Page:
Mirko Tobias Schäfer / Assistant Professor
University of Utrecht Department for Media and Culture Studies

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Featured Blog Entries

Date November 2016 / Category News

The Institute for Cultural Inquiry (ICON) in cooperation with Utrecht Data School (UDS) is organizing a workshop on Research Ethics for Data and Digital Methods. The workshop will take place on 29 th of November 2016 in the Sweelinckzaal from 10a.m - 5p.m.

Date May 2016 / Category News

The Journal Computer Supported Cooperative Work approached me to put together a special issue on the impact of social media and big data on citizenship. The journal consists of five papers. Using different examples from medicine, urban space, journalism and blogs, these papers reflect on how social media and emerging data practices affect our understanding of citizenship. The fifth paper proposes a model for researching shared issues in the public sphere.

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Recommended

Date March 2017

As algorithms immerse deeper into more areas of everyday life this growing list is a great resource: Algorithm Tips is a great project by Daniel Trielli, Jennifer Stark and Nick Diakopoulos. They collect information about algorithms that are used by government organizations and provide information and description as far as available on this platform.

http://algorithmtips.org/

Date February 2017

Lee Rainie and Janna Anderson from the Pew Research Center have an excellent overview of perspectives on the social impact of algorithms. Their article summarizes findings from expert panels and the various views participants have concerning the role of algorithms in our knowledge economies.

http://www.pewinternet.org/2017/02/08/co...

Date December 2016

This is a very informative documentary that cuts excellently through the buzzwords and the hype shaping our understanding of 'big data'. The Joy of Data shows how data are captured, used for calculations and how results are applied for decision making, and to what extent data transform society.

https://www.youtube.com/watch?v=Xgp7BIBt...

Date December 2016

Hope Reese and Nick Heath have written an excellent article on the people who actually make a living from Amazaon's clickworker platform Mechanical Turk. They provide an insight into the transformation of labour and private space when automatically generated assignments dictate not only the labouror's life but also the lives of her family. The fascinating account also indicates how the distributed labour of a multitude of clickworkers is shaping the artificial intelligence applications that eventually will also start to carry out services.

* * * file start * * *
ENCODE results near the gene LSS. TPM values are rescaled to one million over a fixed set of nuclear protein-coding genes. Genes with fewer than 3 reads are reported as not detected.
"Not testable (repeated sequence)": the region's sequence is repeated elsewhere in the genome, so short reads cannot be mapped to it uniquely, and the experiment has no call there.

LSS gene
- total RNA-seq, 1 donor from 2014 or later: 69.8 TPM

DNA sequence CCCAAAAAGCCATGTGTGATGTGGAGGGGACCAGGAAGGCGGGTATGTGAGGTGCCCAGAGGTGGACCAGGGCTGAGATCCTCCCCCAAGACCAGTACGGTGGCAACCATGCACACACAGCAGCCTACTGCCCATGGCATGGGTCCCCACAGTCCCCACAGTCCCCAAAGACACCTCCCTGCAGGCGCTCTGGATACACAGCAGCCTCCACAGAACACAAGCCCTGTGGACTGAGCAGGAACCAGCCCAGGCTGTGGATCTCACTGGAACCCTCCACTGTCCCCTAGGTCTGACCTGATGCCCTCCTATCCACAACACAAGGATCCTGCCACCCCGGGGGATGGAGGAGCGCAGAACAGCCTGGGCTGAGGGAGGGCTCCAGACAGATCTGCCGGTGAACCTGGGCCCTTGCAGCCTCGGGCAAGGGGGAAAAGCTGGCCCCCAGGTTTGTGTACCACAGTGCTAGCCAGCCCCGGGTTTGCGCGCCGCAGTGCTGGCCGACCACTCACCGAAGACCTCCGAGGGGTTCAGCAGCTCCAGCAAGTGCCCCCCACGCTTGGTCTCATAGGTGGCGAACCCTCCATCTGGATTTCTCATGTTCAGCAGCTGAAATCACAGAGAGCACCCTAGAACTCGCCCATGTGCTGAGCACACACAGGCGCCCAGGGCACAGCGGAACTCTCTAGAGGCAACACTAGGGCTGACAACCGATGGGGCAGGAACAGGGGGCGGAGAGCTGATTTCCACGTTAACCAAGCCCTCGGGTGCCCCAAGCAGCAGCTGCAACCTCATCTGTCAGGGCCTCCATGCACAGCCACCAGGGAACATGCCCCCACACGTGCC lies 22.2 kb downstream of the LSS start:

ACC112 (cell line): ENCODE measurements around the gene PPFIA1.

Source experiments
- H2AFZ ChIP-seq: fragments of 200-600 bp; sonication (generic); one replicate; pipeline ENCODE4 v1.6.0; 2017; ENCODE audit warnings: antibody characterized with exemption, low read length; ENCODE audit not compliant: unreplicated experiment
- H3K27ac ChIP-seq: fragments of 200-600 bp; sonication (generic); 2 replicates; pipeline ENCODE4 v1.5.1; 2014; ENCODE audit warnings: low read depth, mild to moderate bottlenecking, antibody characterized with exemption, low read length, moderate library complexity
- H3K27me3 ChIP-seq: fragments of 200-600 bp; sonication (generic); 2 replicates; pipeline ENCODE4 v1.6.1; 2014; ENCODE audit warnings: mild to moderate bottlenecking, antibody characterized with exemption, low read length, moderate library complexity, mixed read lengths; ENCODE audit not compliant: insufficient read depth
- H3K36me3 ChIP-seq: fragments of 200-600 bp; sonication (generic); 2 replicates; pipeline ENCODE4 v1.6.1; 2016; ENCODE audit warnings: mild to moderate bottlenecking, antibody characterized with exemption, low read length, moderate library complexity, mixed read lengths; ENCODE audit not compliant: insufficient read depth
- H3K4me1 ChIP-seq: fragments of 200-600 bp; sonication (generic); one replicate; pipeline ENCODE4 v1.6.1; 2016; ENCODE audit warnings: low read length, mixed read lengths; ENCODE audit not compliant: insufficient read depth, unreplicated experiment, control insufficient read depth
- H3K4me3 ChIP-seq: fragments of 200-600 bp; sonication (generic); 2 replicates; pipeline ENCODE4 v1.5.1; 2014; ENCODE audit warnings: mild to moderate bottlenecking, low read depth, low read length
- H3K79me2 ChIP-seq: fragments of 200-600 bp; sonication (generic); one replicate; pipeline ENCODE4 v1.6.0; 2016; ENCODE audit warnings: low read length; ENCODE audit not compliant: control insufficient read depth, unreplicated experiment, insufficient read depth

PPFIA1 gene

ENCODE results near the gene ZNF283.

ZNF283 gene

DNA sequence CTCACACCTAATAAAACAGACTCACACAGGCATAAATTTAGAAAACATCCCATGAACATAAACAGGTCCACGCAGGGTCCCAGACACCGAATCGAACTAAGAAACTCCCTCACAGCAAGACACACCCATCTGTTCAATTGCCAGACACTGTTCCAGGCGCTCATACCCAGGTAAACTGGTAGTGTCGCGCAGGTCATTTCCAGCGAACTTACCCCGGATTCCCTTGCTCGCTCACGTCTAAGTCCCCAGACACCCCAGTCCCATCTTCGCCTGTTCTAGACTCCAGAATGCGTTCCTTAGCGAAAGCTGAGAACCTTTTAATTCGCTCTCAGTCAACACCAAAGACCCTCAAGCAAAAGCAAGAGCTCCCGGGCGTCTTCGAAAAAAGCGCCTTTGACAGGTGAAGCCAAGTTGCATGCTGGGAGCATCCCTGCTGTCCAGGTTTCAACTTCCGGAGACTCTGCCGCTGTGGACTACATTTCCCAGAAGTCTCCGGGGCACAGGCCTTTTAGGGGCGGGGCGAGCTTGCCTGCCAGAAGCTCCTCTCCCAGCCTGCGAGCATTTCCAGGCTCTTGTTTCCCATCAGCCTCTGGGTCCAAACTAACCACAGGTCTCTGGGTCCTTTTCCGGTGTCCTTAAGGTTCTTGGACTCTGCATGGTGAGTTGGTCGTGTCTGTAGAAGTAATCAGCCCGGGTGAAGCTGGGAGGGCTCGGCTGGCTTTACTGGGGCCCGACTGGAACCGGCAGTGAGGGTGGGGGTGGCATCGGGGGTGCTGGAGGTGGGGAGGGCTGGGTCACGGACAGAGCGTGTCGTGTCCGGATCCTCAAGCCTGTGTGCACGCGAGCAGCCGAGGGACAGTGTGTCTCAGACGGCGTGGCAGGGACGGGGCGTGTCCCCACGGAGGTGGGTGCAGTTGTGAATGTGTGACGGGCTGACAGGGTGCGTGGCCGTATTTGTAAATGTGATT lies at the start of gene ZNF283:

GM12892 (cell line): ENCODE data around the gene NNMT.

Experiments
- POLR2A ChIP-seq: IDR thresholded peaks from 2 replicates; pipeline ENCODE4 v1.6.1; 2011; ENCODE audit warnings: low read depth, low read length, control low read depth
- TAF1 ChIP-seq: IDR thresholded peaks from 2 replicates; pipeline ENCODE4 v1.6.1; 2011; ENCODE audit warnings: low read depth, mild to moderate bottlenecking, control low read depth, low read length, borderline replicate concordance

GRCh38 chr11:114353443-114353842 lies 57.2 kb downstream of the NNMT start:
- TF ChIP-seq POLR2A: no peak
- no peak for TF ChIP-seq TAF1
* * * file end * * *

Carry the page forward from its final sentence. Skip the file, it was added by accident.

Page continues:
http://www.techrepublic.com/article/insi...

Date September 2016

ProPublica runs an outstanding investigation into algorithmic injustice. In this article Julia Angwin makes a compelling case for making algorithms accountable.

https://www.propublica.org/article/makin...

Date September 2016

Metaphors shape our understanding of technology and the way we speak about technology reveals our understanding of it. Many politicians show an astonishing lack of understanding when speaking about the internet. But Donald Trump's use of "the cyber" expresses an astonishing amount of ignorance and incompetence. The Atlantic has read-worthy article on this issue.

http://www.theatlantic.com/technology/ar...

Date August 2016

An unknown author has recently published a paper about the neo-reactionary movement. I stumbled upon this paper through a read-worthy review by Ethan Chiel who is also wondering who might be hiding behind the pseudonym Josephine Armistead, the alleged author of the piece. This paper discusses how the neo-reactionary movement is intertwined with technology development in Silicon Valley, popular culture and pseudo-science. However, there is an excellent post on Reddit criticizing the author's understanding of history and economy as well as their interpretation of some cultural references. Nevertheless, the racism, the misogyny and the open contempt for democracy of the neo-reactionary movement pose a challenge for students of new media and society at large.

https://archive.org/details/the-silicon-...

Date July 2016

In this compelling article Kathrine Viner argues that the distinct qualities of social media contributed to the deterioration of public discourse. Where news are replaced by click-bait, where fact are not verified but simply don't matter and where emotions prevail over reason and argument, truth and reason are eroding. Katherine Viner presents a number of convincing examples and explains why this trend is not only affecting journalism but society at large.

https://www.theguardian.com/media/2016/j...

About

Mirko Tobias Schaefer is a researcher in the field of digital culture.

This website provides information on his research interests and teaching activities.

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Mirko Tobias Schaefer

Department for Media and Culture Studies

Utrecht University

Kromme Nieuwegr. 20
NL-3512 HH Utrecht

2000 - 2017 Mirko Tobias Schäfer

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